RBI creates single category of NBFCs by merging present 3 tier structureDate: 23 February 2019 Tags: Financial Institutions, Banking Schemes & Policies, NBFC
Reserve Bank of India (RBI) has created single category non-banking financial companies (NBFCs) by merging their present three-tier structure. The new single category will be called as NBFC- investment and credit companies (NBFC-ICCs). It mergers existing three NBFCs categories viz. Asset Finance Companies (AFC), Loan Companies (LCs) and Investment Companies (ICs).
- These three NBFCs were merged into single category to provide greater operational flexibility to non-banking lenders.
- The harmonisation process of different categories will be carried out based on principle of regulation by activity rather than regulation by entity.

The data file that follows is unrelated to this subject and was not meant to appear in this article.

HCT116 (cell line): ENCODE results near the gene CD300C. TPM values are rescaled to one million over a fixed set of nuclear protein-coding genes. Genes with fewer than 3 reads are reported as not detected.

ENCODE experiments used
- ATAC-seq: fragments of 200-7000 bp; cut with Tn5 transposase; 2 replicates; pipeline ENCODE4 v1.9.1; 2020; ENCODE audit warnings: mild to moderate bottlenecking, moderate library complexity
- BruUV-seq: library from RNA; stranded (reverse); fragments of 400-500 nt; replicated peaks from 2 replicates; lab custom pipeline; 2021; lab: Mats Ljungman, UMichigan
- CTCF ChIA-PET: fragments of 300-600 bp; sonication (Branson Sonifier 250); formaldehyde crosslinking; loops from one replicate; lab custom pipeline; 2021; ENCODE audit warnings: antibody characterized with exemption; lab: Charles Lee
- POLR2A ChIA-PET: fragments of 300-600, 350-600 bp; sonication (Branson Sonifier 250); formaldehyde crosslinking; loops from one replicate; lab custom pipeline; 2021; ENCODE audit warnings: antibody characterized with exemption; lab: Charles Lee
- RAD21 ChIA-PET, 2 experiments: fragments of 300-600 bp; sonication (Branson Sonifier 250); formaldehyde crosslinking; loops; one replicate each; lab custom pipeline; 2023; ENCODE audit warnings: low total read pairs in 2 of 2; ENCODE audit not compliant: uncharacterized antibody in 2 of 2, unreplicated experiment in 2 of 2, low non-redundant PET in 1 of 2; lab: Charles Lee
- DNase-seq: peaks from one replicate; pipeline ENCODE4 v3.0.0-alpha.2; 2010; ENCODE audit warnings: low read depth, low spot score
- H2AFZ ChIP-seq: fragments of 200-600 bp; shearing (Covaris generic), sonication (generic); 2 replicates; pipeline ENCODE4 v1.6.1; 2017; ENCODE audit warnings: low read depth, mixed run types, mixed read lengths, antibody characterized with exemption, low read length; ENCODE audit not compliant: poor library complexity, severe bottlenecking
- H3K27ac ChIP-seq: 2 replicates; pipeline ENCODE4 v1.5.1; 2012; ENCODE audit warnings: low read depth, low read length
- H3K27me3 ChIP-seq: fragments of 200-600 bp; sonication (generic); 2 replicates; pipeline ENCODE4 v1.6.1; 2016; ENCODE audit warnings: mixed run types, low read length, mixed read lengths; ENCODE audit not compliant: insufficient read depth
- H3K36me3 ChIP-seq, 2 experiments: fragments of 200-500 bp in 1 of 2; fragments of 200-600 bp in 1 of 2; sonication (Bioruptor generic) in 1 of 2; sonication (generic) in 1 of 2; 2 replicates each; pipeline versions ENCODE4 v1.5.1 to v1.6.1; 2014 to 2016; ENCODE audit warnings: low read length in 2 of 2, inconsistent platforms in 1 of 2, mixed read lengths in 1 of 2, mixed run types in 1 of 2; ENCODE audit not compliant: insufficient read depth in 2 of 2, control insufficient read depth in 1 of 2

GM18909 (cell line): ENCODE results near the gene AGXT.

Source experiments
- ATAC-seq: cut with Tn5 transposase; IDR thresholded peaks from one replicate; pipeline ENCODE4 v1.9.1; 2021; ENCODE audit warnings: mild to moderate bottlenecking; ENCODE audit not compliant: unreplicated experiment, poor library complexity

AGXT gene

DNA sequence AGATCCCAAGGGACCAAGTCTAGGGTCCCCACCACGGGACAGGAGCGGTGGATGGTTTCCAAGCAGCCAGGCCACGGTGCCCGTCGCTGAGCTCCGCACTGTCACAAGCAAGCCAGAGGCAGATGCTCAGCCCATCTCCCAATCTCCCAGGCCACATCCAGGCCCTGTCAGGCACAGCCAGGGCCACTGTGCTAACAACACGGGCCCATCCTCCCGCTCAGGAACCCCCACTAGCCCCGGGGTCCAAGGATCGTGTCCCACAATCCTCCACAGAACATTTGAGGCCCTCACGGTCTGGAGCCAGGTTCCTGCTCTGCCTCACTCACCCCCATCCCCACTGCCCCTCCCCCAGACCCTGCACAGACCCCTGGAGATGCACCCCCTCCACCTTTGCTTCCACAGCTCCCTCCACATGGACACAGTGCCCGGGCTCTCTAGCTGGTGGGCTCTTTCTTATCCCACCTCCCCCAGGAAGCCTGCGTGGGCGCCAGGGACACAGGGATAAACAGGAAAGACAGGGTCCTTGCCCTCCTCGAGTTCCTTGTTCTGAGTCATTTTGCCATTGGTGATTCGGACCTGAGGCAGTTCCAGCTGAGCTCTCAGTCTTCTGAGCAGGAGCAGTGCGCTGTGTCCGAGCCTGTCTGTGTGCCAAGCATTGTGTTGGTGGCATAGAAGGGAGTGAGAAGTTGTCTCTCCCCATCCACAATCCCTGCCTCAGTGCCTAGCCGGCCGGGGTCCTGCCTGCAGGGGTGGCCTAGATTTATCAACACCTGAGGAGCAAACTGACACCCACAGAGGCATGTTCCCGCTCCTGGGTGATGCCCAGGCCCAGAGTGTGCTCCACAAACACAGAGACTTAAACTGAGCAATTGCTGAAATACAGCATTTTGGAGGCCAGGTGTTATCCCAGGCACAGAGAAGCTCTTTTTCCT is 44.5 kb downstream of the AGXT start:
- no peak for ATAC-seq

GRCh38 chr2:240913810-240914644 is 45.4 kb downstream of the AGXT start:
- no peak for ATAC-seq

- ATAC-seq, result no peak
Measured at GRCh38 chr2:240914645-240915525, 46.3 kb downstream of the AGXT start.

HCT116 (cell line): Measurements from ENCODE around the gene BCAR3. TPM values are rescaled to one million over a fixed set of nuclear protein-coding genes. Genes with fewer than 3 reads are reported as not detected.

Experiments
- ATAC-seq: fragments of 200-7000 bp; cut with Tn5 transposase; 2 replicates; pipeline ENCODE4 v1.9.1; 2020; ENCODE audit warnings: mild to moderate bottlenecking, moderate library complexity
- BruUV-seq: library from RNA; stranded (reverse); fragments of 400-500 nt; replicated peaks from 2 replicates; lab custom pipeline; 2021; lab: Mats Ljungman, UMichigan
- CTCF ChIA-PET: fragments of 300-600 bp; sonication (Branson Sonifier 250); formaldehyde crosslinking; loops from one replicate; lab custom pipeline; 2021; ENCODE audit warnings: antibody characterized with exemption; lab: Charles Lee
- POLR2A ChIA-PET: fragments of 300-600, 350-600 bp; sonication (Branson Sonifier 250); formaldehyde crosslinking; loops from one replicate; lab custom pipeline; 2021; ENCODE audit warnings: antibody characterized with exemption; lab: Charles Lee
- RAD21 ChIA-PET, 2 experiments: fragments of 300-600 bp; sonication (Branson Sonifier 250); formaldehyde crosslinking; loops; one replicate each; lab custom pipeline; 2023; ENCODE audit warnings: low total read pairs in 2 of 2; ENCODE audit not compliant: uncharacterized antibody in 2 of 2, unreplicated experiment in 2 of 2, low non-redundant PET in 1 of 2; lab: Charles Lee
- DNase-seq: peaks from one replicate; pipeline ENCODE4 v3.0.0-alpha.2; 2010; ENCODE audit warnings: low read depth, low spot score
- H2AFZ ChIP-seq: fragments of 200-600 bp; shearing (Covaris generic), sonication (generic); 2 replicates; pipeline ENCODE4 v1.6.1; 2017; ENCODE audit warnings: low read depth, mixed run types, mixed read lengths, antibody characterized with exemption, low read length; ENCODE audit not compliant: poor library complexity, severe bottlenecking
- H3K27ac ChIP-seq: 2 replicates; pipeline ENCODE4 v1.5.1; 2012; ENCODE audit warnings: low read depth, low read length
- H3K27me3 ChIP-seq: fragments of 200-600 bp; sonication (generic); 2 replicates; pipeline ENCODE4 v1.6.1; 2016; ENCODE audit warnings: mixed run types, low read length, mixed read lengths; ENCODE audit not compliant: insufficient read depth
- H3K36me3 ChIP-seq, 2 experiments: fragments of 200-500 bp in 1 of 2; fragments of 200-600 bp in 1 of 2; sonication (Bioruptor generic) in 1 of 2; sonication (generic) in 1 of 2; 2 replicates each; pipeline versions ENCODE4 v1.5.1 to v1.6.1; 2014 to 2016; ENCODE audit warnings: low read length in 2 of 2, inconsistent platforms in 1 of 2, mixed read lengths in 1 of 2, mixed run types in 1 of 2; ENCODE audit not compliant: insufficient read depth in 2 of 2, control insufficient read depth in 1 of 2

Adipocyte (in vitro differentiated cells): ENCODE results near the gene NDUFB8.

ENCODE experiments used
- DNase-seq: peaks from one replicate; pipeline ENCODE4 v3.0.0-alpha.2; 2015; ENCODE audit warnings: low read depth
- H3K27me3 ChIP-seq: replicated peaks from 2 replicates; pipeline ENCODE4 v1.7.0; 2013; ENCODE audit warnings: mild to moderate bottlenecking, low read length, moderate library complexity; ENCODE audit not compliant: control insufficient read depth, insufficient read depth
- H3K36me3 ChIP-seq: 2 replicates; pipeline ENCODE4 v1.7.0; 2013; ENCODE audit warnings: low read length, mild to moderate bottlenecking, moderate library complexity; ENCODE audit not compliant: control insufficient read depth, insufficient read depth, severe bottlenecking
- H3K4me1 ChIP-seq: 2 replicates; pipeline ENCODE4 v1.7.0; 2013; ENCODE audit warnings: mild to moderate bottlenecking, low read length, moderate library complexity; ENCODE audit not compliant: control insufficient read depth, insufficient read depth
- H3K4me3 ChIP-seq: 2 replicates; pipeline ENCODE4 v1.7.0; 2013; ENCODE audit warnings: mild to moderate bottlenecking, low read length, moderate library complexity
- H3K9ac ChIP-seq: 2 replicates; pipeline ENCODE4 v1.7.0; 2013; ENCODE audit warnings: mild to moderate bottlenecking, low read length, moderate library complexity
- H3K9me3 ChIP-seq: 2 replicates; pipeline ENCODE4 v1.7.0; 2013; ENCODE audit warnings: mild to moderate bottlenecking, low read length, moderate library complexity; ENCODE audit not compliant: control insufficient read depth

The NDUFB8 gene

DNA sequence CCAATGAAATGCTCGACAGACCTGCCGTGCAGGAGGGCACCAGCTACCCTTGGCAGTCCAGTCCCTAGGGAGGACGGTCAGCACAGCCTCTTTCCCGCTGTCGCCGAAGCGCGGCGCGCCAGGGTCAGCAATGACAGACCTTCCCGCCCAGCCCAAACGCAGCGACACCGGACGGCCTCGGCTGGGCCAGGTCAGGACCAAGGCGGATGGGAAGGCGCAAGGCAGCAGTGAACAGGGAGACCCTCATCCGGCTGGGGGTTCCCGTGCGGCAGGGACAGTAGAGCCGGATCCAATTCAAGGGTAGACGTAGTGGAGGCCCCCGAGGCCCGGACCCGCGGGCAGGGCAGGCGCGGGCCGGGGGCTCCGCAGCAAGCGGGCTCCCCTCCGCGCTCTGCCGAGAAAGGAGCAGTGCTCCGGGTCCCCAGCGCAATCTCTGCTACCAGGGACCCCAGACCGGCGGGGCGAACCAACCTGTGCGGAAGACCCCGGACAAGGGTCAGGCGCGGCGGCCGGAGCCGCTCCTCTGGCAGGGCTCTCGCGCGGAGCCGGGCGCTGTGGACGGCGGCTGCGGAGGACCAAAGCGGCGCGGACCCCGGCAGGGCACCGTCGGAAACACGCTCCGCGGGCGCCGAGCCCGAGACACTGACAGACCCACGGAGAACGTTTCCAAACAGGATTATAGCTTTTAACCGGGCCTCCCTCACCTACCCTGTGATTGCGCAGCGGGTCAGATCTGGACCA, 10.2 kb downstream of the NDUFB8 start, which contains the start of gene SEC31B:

- Deposit taking NBFC-ICC shall invest in unquoted shares of another company which is not subsidiary company or company in same group of NBFC, an amount not exceeding 20% of its owned fund.
- RBI also has decided that exposures to all NBFCs, excluding core investment companies, will be risk weighted as per credit ratings.
- The risk weight model will work in a manner similar to corporates. This has been done to facilitate flow of credit to well-rated NBFCs.
Non-banking financial companies (NBFC)
- It is company is which provide banking services without meeting the legal definition of a bank. It loosely called as shadow bank.
- It is incorporated under Companies Act and its regulatory provisions under RBI are defined under Section 45 I(a) of RBI Act, 1934.
- It is engaged in business of loans and advances, acquisition of shares, bonds, stocks, debentures and securities issued by government or local authority or other marketable securities.
- It can make investments and lend and hence, their activities are akin to that of banks. However, it cannot accept demand deposits.
- It also not part of any payment and settlement system i.e. they cannot issue cheques drawn on itself.